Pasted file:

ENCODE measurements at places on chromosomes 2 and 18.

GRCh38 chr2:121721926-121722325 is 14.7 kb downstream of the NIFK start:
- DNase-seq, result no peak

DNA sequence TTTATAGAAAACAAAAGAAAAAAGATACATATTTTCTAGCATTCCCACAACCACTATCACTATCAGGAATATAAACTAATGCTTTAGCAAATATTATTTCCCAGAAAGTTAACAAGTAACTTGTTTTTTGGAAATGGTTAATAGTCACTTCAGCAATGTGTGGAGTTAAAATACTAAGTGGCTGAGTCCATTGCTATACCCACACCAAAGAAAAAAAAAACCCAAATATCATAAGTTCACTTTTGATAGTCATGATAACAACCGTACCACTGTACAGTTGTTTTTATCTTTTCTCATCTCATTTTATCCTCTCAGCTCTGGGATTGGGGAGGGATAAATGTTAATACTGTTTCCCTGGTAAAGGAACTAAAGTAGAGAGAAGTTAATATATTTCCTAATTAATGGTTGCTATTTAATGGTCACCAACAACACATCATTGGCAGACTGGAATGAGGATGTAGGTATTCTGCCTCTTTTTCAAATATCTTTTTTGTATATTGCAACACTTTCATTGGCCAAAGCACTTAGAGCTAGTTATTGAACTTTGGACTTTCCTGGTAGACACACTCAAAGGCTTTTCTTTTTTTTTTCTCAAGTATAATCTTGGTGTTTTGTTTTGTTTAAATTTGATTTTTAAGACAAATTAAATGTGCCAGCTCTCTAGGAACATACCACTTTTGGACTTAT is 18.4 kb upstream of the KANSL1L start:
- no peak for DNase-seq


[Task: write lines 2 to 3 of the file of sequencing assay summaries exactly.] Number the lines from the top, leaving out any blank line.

GRCh38 chr2:121721926-121722325 is 14.7 kb downstream of the NIFK start:
- DNase-seq, result no peak